I am a senior. That is the life designation we get when we are between middle age and elderly. My health is generally good. I walk about three miles every day and as a result I take no medications for any heart or respiratory conditions. But walking of late has become a treacherous proposition. I seem to be falling down more.
My daily walk is about three miles in town – about three blocks on city streets or sidewalks and the bulk of the walk on new concrete urban trails. I like walking for several reasons – it is doable, does not cost anything, and I get to daydream. I dream about the great books I am destined to write in the future. I dream about how much money I shall make. I dream about how I shall use the money to travel or to buy a horse ranch. Dreams are great – but they sure are distracting.
Late last week I was walking fast, energized by dreams of heroism. The problem is that I was not watching where I was going – that is sort of a misstatement – I hardly ever bump into a tree or another walker – but I do tend to stop looking down at the terrain. So last week I tripped on a crack in a sidewalk. My forward motion carried me to a hard landing on my bare hands – which broke most of the fall for my unprotected knees. I was sitting on the sidewalk pondering my situation when the traffic began to stop. People saw an old man sitting on the sidewalk, looking bewildered, and were gracious and concerned enough to stop and get out of their cars.
My pride has not lost any luster with age. I refuse to be considered elderly and in any way infirm. People were coming to help and I was determined to deny them the opportunity. I struggled to my feet, before I had a chance to evaluate my sore and strained back. I winced with pain as I said to my rescuers, “I’m okay. I just tripped.” They looked at each other and then at me. Each of them were skeptical about my claim. But what could they do? I suppose they could have knocked me down and tied me up before carting me off to a hospital – but fortunately these people were more sane than I.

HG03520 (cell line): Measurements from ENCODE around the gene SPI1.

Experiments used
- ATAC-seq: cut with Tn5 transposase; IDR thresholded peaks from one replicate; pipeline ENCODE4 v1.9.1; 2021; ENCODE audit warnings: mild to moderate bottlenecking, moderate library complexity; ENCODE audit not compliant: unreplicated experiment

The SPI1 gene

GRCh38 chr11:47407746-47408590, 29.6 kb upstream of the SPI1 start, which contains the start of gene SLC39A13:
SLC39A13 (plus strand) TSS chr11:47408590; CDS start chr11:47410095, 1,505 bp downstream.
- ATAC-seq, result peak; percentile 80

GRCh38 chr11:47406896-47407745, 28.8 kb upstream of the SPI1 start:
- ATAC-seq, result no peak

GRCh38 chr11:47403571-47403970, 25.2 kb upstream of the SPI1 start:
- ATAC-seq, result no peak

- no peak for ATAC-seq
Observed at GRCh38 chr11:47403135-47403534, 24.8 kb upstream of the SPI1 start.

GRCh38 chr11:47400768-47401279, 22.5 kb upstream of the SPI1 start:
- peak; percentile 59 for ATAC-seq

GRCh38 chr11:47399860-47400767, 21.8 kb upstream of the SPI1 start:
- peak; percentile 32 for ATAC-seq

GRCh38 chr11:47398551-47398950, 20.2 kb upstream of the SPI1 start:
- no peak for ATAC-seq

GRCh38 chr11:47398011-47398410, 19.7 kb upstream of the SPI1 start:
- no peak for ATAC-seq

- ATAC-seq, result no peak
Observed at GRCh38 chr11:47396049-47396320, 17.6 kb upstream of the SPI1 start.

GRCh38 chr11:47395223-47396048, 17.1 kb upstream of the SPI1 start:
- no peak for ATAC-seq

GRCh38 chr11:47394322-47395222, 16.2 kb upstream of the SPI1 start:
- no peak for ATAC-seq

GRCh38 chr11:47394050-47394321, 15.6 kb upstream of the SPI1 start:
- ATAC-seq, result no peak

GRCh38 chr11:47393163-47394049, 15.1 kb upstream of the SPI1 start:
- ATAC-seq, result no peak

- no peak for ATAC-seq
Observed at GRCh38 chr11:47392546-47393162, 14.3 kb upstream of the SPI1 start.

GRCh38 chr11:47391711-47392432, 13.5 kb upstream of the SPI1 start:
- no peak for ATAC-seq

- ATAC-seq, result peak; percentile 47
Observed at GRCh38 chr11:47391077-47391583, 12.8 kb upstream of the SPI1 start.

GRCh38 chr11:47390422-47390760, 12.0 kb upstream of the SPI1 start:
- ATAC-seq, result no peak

I went out walking today, early. My stride was long, sharp, regular, and fast. I was making good time and my dreams were going by quickly. Boom, out of no where I was on the ground. Smacked my palms flat and hard on the concrete sidewalk. This time I scrambled up, afraid of some lurking rescue squad. No one was around. I was by myself.
I took off for home. About 30 seconds later, as I turned the corner on to 29th Street, I saw the sidewalks were covered with fall leaves. Wisely, I chose to walk in the street. No more hidden cracked sidewalks for me. I was walking in the street, looking at the leaf covered sidewalk when I stepped into a small pothole. My right ankle twisted and I frantically threw my body in the other direction to save my ankle – I twisted my left knee.
About thirty years ago I had surgery on that knee. It was reconstructive in nature. The knee is strong but I do have to pay attention to how I use it. There is less cartilage and more scar tissue so I have a few recurring issues with that leg. I fell about twenty feet from three men loading brush into a truck. They saw me go down and one rushed over to help. “No,” I proclaimed with my pride, “I am okay.” I scurried to my feet. Scurried is a funny word – those three men would probably not have used that word to describe how I managed to stand. Anyway, I was standing. I tested my ankle, yep, definitely twisted. I hobbled toward home, only about another block away. As I favored my right ankle I noticed my left knee seemed strained. My pride said, “Ignore the pain, you have to get home before someone sees you and does not believe your claims of physical prowess”.
The last fall was about three hours ago. I am looking for my old cane. My reconstructed knee is begging for support. My pride and my pain are arguing. One says ‘take some ibuprofen’ the other says, ‘No, you can manage”.
Fortunately, my sprained ankle and strained back help keep my mind off that old knee.
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